Storm’s coming. Which makes me think, it’s rather disheartening that in all of our meandering and staring out at the snow storms, why hasn’t anyone realized the vast potential in a snow crop? Not to play in, but as water, tomorrow’s cash cow? Surely, with all of our tech wizardry, there’s a snow innovation that encompasses sustainable, potable water?
I’m only asking, because winter in New England means paying attention to weather reports like other people watch the stock market.
It means being prepared at a moment’s notice to heed a weather alert, and most importantly to respect Mother Nature. Because with all the discussions of global warming and green house effects, winter in New England still carries one helluva wallop!
If it doesn’t happen this week, then it happens the next, or the next. The threat lingers into early Spring, and even then, there’s always the memory of such a snowstorm. The kind of snowstorm that lasts for days and days, that cripples a city, closes her highways and shuts down its airports. Travel isn’t simply dangerous, it’s damn near impossible. From zero visibility and impassable roads, high winds and treacherous conditions, only a few special people venture outdoors to make a difference, we call them “Snow Warriors”.
Snow Warriors are folks who brave the elements of a winter storm, who work late into the night, overnight and into the wee hours of the morning, running on little sleep and the fumes of a hot coffee thermos; it’s their sheer determination of will that moves the proverbial mountain, also known as white gold, snow.
The Snow Warriors aren’t like the general populace, that is they don’t fear the snow, they love it! But not the love of a child at play making snow angels and snowmen. Their love is of having been put to the task, the purpose and desire to do their job and to do it well. To make the roads safe for the rest of us, we passengers who travel and depend on the transportation of goods. Hopefully it’s all over quickly, but snowflakes that fall listlessly sometimes seem endless.
To the person seated behind the steering wheel, it’s war. Their snowplow mounted truck, excavator or a loader is the weapon that pushes and shoves, breaks down and must be repaired in unfathomable conditions of cold wet steel and bolts that must be sheered off. All while the snow continues to pile in.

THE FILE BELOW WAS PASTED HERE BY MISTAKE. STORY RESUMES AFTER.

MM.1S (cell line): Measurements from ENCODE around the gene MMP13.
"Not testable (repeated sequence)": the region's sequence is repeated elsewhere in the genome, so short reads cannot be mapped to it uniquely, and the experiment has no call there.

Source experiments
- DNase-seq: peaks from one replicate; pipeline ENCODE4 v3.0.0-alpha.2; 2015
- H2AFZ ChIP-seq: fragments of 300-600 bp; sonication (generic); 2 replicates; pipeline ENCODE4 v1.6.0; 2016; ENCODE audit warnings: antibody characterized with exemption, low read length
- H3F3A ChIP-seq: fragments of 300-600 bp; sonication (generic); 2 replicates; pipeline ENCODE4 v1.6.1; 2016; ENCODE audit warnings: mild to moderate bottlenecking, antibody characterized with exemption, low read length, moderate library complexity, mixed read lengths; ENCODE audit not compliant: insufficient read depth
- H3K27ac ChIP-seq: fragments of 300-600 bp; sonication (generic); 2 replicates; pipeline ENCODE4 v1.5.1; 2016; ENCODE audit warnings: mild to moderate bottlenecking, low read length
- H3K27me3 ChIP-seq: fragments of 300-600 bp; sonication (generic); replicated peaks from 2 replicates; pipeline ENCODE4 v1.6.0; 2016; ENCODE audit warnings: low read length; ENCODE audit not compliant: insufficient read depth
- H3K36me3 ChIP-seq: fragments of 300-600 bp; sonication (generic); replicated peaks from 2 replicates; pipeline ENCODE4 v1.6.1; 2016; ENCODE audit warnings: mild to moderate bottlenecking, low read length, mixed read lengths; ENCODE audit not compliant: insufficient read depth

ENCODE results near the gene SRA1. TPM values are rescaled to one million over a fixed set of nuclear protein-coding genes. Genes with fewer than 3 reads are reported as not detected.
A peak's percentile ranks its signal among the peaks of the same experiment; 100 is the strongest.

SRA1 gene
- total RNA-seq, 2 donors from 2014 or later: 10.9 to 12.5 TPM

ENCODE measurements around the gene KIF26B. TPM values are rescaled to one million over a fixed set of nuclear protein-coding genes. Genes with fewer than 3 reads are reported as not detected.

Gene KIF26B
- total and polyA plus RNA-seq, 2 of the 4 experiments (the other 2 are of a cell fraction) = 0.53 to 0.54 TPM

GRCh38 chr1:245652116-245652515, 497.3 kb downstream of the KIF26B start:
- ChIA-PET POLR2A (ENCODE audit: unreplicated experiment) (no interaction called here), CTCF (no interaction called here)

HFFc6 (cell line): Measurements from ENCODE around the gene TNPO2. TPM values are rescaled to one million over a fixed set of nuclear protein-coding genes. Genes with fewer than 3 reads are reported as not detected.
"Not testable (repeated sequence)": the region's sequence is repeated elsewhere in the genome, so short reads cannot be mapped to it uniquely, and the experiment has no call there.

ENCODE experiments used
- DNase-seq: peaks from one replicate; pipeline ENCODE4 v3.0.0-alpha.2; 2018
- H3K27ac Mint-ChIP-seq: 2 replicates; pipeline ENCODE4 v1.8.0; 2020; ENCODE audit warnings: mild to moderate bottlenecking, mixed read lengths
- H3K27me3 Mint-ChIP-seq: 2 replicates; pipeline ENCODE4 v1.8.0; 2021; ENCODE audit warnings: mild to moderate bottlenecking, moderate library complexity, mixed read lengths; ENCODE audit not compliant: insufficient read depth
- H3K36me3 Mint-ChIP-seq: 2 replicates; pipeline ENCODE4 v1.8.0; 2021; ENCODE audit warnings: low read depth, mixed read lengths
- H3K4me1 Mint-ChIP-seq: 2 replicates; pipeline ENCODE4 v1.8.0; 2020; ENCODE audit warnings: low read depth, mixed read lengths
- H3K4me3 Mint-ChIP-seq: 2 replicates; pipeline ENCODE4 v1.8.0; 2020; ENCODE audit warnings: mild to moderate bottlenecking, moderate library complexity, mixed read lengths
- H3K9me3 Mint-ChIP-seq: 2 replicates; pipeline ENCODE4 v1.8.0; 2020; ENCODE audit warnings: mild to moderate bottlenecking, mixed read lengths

From the warmth of our homes we watch, sip hot cups of tea and complain. As the snow continues to falls and we wonder how we’ll ever get to work and kids smile, hopeful for a Snow Day. The snow warriors keep on pushing and shoving and piling the snow, be it light and fluffy or wet and heavy, pushing. It never melts quick enough, and decisions of how to treat the road beneath their wheels, full salt on the asphalt surface or a mix of yesterday’s sand. It depends on what Mother Nature plans to release next, those freezing temperatures that often follow snow.
The Snow Warrior mostly goes unnoticed, yet their job is crucial to keeping the highways opened, the streets clear and the roadways safe for emergency vehicles, because heart attacks do happen and life sustaining ambulances and paths are needed to our doors.
It’s an arduous task, this pushing of snow into huge mounds. Surviving on catnaps, their eyes red from the white glisten of falling snow.
It goes on for hours; hours and hours of pushing and moving the swirling and drifting snow. And the Snow Warrior’s concentration, just like his/her will stays focused to combat the white barrage of snow, and to not become mesmerized by the loveliness of crystal snowflakes that enthrall children and skiers alike. But the endless clearing of parking lots, walkways, sidewalks and miles and miles of roadways is the Snow Warriors domain and the snow, an unwelcome intruder. He’s someone’s father, husband, uncle, brother and she’s a sister, a mother, a wife and someone waits at home, hoping for their safe return.
They’re risking their own safety to protect ours. And yet, they mostly go unknown and without thanks. This storm, like all of the previous storms finds the Snow Warrior ready and plow-mounted forever forward, making their way so we can make our way, after the storm passes. So, I’m giving thanks to the many men and women who fight snow and thinking…
Why hasn’t anyone realized the vast potential in Winter’s snow crop, as tomorrow’s cash cow? With all of our tech wizardry, where’s our snow innovation when it comes to potable water?